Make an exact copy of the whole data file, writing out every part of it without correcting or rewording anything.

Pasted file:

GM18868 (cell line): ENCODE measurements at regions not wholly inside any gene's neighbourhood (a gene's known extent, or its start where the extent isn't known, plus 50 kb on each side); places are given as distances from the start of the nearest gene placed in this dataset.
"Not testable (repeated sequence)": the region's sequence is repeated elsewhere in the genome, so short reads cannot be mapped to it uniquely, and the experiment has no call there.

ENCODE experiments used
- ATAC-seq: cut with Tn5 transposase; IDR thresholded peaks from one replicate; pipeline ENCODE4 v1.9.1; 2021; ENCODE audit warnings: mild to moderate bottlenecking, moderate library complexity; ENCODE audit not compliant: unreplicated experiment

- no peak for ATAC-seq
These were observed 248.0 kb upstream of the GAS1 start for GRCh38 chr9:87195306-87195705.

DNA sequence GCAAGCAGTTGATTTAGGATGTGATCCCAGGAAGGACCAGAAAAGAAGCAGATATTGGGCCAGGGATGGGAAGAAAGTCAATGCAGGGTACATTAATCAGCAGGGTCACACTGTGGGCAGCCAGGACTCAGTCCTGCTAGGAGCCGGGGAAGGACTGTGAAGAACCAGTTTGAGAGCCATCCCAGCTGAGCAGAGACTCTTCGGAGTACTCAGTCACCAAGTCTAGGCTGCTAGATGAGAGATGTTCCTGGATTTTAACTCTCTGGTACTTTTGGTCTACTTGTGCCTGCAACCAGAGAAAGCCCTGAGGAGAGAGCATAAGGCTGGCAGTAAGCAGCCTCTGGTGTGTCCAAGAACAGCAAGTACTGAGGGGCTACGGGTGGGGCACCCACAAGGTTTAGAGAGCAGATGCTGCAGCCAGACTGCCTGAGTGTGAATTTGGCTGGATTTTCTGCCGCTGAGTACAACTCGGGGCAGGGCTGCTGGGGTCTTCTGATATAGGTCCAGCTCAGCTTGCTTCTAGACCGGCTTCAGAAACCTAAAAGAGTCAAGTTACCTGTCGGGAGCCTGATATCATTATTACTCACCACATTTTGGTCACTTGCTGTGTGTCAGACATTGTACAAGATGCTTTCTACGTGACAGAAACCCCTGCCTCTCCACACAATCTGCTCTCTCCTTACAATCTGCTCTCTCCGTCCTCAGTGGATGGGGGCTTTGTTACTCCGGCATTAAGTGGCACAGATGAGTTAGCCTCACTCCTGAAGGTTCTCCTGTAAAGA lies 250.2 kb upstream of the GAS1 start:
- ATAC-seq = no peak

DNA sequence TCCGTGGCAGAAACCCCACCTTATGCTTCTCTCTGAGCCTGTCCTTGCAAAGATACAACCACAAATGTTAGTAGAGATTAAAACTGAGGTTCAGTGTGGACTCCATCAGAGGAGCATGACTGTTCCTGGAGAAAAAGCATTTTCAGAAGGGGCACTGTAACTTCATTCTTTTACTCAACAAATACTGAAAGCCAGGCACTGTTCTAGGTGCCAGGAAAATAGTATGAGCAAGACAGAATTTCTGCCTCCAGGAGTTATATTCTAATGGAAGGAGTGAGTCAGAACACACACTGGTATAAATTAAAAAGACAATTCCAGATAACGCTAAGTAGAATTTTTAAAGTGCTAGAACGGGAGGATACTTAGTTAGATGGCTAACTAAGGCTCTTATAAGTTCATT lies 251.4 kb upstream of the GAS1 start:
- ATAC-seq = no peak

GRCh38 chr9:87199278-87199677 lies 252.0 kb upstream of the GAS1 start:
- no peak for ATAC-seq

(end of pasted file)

GM18868 (cell line): ENCODE measurements at regions not wholly inside any gene's neighbourhood (a gene's known extent, or its start where the extent isn't known, plus 50 kb on each side); places are given as distances from the start of the nearest gene placed in this dataset.
"Not testable (repeated sequence)": the region's sequence is repeated elsewhere in the genome, so short reads cannot be mapped to it uniquely, and the experiment has no call there.

ENCODE experiments used
- ATAC-seq: cut with Tn5 transposase; IDR thresholded peaks from one replicate; pipeline ENCODE4 v1.9.1; 2021; ENCODE audit warnings: mild to moderate bottlenecking, moderate library complexity; ENCODE audit not compliant: unreplicated experiment

- no peak for ATAC-seq
These were observed 248.0 kb upstream of the GAS1 start for GRCh38 chr9:87195306-87195705.

DNA sequence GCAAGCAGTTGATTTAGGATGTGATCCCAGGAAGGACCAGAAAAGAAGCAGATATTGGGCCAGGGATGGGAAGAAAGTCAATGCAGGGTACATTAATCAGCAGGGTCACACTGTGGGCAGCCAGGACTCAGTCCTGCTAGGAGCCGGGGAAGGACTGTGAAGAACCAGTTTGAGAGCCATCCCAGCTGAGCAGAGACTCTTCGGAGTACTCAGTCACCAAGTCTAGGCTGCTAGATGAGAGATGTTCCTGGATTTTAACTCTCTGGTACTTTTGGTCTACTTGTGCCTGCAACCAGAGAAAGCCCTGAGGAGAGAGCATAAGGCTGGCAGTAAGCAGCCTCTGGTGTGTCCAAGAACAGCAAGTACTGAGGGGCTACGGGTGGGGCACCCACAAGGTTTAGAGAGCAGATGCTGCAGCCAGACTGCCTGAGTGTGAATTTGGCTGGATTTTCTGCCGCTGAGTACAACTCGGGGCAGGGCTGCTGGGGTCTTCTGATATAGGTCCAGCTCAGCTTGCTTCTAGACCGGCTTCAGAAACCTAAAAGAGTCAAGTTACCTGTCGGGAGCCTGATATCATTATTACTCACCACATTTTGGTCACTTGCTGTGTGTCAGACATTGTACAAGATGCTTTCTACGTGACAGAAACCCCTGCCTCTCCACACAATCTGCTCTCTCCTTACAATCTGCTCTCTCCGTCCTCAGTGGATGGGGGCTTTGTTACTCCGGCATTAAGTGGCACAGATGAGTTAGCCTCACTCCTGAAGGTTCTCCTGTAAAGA lies 250.2 kb upstream of the GAS1 start:
- ATAC-seq = no peak

DNA sequence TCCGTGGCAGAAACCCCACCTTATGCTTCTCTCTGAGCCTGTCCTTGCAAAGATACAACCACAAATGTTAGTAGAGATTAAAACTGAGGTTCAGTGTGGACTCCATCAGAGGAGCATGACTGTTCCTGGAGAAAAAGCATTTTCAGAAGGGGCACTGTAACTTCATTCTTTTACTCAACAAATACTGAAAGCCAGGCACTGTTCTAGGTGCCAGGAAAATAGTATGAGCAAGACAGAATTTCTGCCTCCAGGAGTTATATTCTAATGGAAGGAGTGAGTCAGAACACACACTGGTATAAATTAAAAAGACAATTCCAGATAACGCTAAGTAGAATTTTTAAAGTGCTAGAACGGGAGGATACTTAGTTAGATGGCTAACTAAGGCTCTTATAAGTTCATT lies 251.4 kb upstream of the GAS1 start:
- ATAC-seq = no peak

GRCh38 chr9:87199278-87199677 lies 252.0 kb upstream of the GAS1 start:
- no peak for ATAC-seq